This is a type of programming that uses reactive expressions, which keep track of the values on which they are based that can change (known as reactive values) and update themselves whenever any of their reactive values change. So, in this example, the function that generates the random data and draws the graph is a reactive expression, and the number of random draws that it makes is a reactive value on which the expression depends. So, whenever the number of draws changes, the function re-executes.

Note

You can find more information about this example as well as a comprehensive tutorial for Shiny at shiny.rstudio.com/tutorial/.

Also, note the layout and style of the web page. Shiny is based by default on the bootstrap theme (getbootstrap.com/). However, you are not limited by the styling at all and can build the whole UI using a mix of HTML, CSS, and Shiny code.

Let's look at an interface made with bare-bones HTML and Shiny. Note that in this and all subsequent examples, we're going to assume that you run library(shiny) at the beginning of each session. You don't have to run it before each example except at the beginning of each R session. So, if you have closed R and come back, then run it at the console. If you can't remember, run it again to be sure, as follows:

> runExample("08_html")

And here it is, in all its customizable glory:

Now there are a few different statistical distributions to pick from and a different method of selecting the number of observations. By now, you should be looking at the web page and imagining all the possibilities there are to produce your own interactive data summaries and styling them just how you want, quickly and simply. By the end of the next chapter, you'll have made your own application with the default UI, and by the end of the book, you'll have complete control over the styling and be pondering where else you can go.

There are lots of other examples included with the Shiny library; just type runExample() at the console to be provided with a list.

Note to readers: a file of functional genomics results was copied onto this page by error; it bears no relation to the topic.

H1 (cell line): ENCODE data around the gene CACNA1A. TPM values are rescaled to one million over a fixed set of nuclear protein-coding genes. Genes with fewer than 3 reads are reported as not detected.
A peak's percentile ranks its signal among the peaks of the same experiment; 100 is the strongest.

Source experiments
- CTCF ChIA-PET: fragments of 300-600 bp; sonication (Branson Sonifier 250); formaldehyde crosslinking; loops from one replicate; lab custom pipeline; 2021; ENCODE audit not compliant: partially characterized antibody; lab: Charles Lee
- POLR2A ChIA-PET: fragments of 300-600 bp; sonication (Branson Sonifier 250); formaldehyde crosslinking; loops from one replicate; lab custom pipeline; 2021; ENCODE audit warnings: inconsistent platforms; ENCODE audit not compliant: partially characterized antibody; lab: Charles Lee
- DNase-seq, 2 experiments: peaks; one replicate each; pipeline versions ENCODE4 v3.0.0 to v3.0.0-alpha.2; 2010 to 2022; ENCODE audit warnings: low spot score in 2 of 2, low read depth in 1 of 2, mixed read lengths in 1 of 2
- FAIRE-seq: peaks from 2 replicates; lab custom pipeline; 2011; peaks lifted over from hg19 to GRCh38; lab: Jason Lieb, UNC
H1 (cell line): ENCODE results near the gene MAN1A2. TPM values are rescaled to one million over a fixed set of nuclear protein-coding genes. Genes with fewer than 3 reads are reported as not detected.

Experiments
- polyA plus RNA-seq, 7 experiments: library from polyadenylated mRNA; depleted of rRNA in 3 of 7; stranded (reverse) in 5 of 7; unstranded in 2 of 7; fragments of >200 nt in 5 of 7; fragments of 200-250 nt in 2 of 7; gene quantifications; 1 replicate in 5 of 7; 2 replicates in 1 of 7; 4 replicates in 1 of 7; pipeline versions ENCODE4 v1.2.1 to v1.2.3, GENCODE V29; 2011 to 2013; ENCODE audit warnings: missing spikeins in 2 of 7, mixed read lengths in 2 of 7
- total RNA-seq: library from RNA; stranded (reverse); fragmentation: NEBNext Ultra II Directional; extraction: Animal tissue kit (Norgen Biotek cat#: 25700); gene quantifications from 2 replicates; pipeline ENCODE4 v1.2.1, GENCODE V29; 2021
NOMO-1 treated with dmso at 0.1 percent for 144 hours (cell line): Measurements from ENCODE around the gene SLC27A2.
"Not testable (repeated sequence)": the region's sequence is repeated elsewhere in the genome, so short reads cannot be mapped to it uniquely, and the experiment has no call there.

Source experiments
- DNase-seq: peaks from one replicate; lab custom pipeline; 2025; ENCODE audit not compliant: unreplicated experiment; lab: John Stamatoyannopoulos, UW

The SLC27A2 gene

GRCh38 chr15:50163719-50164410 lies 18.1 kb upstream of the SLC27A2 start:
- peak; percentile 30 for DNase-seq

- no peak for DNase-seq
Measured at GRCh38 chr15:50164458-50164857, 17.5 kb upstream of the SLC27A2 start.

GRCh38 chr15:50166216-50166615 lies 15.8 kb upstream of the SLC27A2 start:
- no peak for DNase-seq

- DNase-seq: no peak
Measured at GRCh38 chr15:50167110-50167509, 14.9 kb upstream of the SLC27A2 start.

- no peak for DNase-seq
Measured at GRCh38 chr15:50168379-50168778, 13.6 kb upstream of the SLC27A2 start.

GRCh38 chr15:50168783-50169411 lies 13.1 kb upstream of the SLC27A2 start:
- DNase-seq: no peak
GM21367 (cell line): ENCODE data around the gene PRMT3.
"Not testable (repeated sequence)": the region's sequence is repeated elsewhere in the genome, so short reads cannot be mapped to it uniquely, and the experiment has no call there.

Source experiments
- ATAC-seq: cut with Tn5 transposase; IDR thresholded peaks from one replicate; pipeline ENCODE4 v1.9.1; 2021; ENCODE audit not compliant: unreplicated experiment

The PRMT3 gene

To see some really powerful and well-featured Shiny applications, take a look at the showcase at shiny.rstudio.com/gallery/.

 

Summary


In this chapter, we installed R and explored the different options for GUIs and IDEs, and looked at some examples of the power of R. We saw how R makes it easy to manage and reformat data and produce beautiful plots with a few lines of code. You also learned a little about the coding conventions and data structures of R. We saw how to format a dataset and produce an interactive plot in a document quickly and easily. Finally, we installed Shiny, ran the examples included in the package, and got introduced to a couple of basic concepts within Shiny.

In the next chapter, we will go on to build our own Shiny application using the default UI.

About the Author

  • Chris Beeley

    Chris Beeley has been using R and other open source software for ten years to better capture, analyze, and visualize data in the healthcare sector in the UK. He is the author of Web Application Development with R Using Shiny. He works full-time, developing software to store, collate, and present questionnaire data using open technologies (MySQL, PHP, R, and Shiny), with a particular emphasis on using the web and Shiny to produce simple and attractive data summaries. Chris is working hard to increase the use of R and Shiny, both within his own organization and throughout the rest of the healthcare sector, as well to enable his organization to better use a variety of other data science tools. Chris has also delivered talks about Shiny all over the country.

    Browse publications by this author

Latest Reviews

(5 reviews total)
Excellent book! It explains clearly and details how to do set up web application with Shiny.
A good quick start to get into shiny web dev.
covers some very special topics while the general part is rather shallow in particular the inbtegration of R functionality in Shiny is weak